No Thunderbolt on The Surfaces: Microsoft Invokes The security Argument

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Valid reason or false excuse?

Elegant, high-performance products from the Surface range are generally appreciated despite some weaknesses.

Among them, the impossibility to replace the RAM and the absence of Thunderbolt 3 connectors, which is widespread among competitors.

Two shortcomings that Microsoft justifies by its willingness to offer the most secure devices possible.

In a presentation unveiled at an online event, Microsoft tries to justify the surprising absence of USB-C Thunderbolt 3 connectors on the various devices of its prestigious Surface range, and the presence (much more classic) of RAM memory soldered to the motherboard.

According to the Redmond giant, the Thunderbolt 3 transfer protocol would simply not be secure enough, as for the RAM… it could be victim of a liquid nitrogen attack if it was not glued to the motherboard.


Microsoft’s main argument to explain why its Surface products do not use any Thunderbolt 3 connection (despite the presence of USB-C ports): the direct access to the RAM which the DMA (Direct Memory Access) process takes advantage of.

To allow such fast data transfers, the Thunderbolt 3 uses the DMA process to obtain direct access to RAM, without having to use the OS or processor.

An effective method, but one that carries a risk. If your device is stolen, it is possible to use Thunderbolt 3 ports to bypass the lock screen, inject malware, or obtain certain confidential data, such as Bitlocker keys.

Microsoft’s logic with respect to welded RAM is much the same. If your device is stolen from you, being able to separate the RAM from the PC can turn it against you. However, the argument seems a little less convincing.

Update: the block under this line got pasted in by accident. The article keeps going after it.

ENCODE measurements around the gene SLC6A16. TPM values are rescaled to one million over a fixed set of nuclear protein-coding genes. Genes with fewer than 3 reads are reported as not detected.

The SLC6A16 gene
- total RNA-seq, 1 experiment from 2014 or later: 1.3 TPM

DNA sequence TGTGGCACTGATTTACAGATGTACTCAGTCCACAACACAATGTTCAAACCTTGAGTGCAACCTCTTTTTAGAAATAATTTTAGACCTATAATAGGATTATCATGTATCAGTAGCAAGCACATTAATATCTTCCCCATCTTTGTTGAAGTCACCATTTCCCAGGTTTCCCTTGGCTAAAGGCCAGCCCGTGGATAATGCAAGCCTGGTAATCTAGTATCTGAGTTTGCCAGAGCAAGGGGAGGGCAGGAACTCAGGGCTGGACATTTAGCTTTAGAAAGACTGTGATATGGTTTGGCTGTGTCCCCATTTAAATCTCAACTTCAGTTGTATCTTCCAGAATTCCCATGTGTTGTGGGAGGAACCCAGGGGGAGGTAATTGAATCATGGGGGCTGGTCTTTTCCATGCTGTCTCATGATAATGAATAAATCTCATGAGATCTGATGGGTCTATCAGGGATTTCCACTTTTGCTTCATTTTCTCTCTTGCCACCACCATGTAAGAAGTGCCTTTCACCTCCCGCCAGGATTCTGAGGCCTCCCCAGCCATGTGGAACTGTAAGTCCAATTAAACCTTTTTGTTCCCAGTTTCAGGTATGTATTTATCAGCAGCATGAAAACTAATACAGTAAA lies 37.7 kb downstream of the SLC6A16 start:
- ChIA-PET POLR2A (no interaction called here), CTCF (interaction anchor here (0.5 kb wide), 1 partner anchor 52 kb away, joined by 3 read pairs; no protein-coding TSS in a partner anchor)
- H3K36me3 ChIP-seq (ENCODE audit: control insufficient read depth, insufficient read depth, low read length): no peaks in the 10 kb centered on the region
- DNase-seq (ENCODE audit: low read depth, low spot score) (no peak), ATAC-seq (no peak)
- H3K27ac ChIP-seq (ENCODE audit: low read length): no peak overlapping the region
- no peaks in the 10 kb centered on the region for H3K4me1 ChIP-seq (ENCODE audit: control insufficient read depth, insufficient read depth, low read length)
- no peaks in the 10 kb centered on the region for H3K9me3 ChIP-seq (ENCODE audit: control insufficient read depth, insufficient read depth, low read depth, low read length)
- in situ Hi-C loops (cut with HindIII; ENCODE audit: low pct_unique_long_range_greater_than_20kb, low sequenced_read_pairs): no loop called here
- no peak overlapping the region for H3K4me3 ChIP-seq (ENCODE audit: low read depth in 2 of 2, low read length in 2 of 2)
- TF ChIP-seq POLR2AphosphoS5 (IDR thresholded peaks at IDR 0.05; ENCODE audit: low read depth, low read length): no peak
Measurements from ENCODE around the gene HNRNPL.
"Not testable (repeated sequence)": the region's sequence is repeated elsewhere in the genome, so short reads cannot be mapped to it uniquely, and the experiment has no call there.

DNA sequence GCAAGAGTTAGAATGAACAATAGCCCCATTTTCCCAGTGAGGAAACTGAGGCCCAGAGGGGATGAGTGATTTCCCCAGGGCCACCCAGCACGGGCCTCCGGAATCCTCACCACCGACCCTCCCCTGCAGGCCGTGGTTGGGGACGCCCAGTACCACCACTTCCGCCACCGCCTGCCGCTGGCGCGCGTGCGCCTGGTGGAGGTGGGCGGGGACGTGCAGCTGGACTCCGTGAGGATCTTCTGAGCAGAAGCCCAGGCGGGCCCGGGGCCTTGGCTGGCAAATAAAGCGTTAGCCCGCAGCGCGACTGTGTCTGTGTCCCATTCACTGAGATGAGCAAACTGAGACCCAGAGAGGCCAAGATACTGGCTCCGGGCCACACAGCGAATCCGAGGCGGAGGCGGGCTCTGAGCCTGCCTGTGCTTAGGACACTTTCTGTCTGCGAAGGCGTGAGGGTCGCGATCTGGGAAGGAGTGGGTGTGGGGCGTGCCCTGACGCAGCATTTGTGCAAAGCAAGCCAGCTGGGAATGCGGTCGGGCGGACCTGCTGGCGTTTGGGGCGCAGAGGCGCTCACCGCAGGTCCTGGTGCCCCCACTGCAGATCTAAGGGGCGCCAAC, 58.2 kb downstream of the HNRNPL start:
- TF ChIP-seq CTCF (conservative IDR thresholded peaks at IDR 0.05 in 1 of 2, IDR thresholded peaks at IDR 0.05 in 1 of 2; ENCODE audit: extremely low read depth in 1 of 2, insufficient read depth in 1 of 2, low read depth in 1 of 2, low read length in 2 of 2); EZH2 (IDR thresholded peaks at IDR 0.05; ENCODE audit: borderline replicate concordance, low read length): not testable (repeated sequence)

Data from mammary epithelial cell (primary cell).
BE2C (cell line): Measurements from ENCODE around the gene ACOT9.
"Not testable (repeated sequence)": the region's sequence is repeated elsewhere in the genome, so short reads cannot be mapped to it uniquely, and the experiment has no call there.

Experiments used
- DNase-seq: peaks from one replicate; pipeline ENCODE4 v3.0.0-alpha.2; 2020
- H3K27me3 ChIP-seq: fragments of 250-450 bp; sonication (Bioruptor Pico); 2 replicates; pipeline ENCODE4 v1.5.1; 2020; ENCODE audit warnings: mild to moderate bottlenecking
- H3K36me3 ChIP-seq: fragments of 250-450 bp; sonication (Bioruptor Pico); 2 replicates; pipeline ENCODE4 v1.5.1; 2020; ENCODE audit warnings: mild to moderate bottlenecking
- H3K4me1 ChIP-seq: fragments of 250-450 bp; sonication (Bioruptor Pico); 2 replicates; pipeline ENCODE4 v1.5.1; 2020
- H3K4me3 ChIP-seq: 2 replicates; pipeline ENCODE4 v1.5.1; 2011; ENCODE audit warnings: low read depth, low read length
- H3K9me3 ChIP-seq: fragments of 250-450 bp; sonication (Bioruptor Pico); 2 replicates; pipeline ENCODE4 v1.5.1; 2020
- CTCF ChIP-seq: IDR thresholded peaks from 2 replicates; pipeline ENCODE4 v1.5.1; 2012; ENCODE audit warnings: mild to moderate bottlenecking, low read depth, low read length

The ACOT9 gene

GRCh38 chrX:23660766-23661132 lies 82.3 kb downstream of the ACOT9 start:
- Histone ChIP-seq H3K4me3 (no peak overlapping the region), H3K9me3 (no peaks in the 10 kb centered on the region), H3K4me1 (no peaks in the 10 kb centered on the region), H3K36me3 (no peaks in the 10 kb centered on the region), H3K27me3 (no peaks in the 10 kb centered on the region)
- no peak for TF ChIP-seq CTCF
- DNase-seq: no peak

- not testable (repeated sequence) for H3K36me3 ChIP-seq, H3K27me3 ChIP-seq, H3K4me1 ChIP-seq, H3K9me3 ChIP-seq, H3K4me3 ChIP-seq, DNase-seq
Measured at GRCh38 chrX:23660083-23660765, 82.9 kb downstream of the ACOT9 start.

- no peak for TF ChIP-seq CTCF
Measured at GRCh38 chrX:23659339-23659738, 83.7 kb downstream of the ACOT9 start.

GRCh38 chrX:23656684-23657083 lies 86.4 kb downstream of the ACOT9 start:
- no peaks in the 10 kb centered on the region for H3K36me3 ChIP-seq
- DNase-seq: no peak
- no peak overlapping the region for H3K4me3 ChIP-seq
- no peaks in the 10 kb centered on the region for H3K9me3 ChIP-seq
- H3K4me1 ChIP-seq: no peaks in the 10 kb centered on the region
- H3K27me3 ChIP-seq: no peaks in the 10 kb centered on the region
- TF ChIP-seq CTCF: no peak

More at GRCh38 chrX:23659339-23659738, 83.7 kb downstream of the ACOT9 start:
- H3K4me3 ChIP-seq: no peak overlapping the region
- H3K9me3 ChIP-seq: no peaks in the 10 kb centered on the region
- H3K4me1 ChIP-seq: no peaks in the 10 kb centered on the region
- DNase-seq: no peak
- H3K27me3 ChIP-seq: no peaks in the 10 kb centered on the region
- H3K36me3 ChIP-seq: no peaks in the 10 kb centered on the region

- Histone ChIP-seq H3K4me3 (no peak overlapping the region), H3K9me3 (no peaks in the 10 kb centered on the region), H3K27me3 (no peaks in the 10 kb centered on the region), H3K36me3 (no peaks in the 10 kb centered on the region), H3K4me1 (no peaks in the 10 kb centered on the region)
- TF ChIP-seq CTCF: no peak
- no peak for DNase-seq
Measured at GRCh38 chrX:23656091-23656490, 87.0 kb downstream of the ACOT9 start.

Microsoft explains that to do this, malicious people would have to use liquid nitrogen to “freeze” the state of the RAM without power, before detaching it to read it with an external RAM drive. In theory, many manipulations are then possible.


If Microsoft’s arguments are admissible (these hacking methods exist and are possible), they are only relevant if the device is used without the owner’s knowledge.

It could then be argued that there is a whole suite of methods other than the hijacking of the DMA process, or the reading of nitrogen-frozen RAM, to obtain access to important files on a stolen device for example.

Interestingly, Microsoft seems to be preparing a solution that would allow it to add a Thunderbolt 3 port to future Surface products… and without compromising security.

MSPowerUser reminds that the group has recently introduced a new feature called Kernel DMA Protection. Deployed with Windows 10 1803, it aims precisely at protecting the PC from attacks using the DMA process.

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